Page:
Hamessley Presents at International Conference

Lydia Hamessley
Lydia Hamessley

Lydia Hamessley, professor of music, presented a talk titled “Elizabethan Music Then and Now: Music in Paul Green’s The Lost Colony (1937)” at the international conference New Elizabethans 1953-2013: Nation, Culture, and Modern Identity,  that coincided with the 60-year anniversary of the coronation.  The conference was held June 13-15 in London, UK.

Hamessley’s presentation focused on the play The Lost Colony which opened on Roanoke Island, N.C., in 1937 supported by the WPA and the Federal Theatre Project.  This play is the centerpiece of an Elizabethan industry of sorts on Roanoke Island.  This outdoor pageant commemorated the 350th anniversary of the founding of the first English colony in North America.

Financed by Sir Walter Raleigh, the colony ultimately failed; the colonists vanished, leaving only a trace of their fate: they inscribed the name of a Native American tribe on a post, presumably signaling their newfound home. Prominent southern playwright Paul Green set this compelling, still unsolved mystery as a symphonic drama, a term he coined to describe his integrated use of speech, dance, pantomine, poetry and music.

The play opened to critical acclaim in The New York Times, and the music was repeatedly singled out for praise. The play has been in continuous production since 1937 until the present, excluding years during WWII, and it holds a noteworthy place in the history of musical theatre.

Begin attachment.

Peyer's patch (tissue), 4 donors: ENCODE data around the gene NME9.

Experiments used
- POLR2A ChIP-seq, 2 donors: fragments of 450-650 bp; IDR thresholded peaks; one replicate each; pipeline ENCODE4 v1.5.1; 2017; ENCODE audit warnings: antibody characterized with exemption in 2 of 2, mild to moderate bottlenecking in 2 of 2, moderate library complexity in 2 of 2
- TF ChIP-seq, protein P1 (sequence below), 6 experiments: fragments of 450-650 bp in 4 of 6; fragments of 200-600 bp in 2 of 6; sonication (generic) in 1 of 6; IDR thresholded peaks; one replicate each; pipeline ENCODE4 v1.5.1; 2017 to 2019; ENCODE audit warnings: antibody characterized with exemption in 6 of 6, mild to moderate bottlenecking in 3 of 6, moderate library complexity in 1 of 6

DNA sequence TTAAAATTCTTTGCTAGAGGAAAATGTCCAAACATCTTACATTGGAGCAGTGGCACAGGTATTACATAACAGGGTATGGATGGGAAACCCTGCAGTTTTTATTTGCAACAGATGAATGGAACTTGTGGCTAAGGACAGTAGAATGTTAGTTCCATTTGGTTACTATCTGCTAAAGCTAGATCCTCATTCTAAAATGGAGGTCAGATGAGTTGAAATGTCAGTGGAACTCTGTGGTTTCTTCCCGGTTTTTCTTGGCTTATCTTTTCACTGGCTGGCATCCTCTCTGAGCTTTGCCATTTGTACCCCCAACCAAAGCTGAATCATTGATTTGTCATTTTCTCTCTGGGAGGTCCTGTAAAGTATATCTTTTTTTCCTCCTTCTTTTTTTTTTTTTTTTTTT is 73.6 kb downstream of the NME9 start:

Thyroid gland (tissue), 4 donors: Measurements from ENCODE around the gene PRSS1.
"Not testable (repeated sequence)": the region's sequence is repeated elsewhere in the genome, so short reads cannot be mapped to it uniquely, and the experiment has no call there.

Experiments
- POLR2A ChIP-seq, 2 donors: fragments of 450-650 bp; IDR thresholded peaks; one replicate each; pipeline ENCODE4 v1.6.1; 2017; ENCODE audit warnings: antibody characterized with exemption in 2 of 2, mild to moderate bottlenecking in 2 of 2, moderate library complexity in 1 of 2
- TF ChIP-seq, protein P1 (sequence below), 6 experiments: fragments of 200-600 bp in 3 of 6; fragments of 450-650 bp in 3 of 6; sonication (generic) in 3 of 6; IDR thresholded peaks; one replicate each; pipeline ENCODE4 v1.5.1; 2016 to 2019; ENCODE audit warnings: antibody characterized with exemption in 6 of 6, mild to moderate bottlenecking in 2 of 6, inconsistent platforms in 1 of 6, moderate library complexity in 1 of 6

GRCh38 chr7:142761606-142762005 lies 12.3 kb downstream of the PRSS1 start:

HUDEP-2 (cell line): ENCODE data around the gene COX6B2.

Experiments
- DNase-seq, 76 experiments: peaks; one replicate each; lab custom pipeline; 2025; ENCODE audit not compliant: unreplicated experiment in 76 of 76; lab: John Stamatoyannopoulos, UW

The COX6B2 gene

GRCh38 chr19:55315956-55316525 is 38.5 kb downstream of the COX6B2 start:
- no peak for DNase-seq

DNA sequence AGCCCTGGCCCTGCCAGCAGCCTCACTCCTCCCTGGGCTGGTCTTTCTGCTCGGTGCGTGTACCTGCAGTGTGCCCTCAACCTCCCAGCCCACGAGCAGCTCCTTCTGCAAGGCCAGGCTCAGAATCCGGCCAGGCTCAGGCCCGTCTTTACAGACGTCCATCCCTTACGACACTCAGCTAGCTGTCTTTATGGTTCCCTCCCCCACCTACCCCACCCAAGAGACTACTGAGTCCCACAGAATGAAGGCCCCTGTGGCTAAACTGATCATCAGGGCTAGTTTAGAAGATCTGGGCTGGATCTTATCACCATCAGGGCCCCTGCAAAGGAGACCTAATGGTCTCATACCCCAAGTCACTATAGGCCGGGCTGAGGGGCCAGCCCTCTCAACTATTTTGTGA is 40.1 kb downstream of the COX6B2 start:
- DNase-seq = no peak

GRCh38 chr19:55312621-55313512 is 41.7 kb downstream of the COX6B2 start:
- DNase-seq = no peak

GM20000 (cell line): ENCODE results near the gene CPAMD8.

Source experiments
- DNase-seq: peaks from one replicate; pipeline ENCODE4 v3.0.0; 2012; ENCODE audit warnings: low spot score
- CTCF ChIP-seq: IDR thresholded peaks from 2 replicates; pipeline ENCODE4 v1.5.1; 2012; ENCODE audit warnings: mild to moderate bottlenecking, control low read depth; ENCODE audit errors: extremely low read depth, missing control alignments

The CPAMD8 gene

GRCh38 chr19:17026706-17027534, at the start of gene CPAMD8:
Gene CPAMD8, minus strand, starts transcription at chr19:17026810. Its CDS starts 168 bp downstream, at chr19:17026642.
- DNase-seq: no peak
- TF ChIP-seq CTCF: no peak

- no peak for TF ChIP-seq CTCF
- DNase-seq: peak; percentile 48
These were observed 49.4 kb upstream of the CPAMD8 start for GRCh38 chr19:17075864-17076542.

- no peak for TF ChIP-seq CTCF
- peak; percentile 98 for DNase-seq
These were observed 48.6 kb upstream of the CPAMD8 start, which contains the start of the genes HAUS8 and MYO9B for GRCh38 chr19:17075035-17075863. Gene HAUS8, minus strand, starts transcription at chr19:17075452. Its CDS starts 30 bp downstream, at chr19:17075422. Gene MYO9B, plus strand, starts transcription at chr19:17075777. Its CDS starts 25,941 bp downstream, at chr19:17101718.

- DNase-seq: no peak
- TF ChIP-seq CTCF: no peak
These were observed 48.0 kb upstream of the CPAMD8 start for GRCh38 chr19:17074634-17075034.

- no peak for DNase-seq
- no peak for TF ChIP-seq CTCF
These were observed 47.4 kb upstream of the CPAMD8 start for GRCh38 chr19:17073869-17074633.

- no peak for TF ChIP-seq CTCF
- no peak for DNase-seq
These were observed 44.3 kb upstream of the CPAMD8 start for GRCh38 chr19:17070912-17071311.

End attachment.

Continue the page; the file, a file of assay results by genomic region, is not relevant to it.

Focusing on the redemptive power of the New World, the play emphasizes the English identity of Americans. Thus, its music is an amalgamation of Elizabethan hymns, carols, ballads, ballets; liturgical music of Byrd, Tallis, Tye; well-known tunes such as “Greensleeves,” “Agincourt,” “All in a Garden Green.”

Green shaped the musical score within the context of two larger musical movements of the early to mid-20th century. He wrote The Lost Colony at a time when composers and musicians sought to identify a distinctly American style, looking especially to folk music. Green participates in this political/cultural debate stating, “the old English music [in The Lost Colony is] the folk song and hymn tunes of our musical heritage.” Green’s choices were also made against the backdrop of the burgeoning early music movement which was fueled by an upsurge in critical editions of Elizabethan music.

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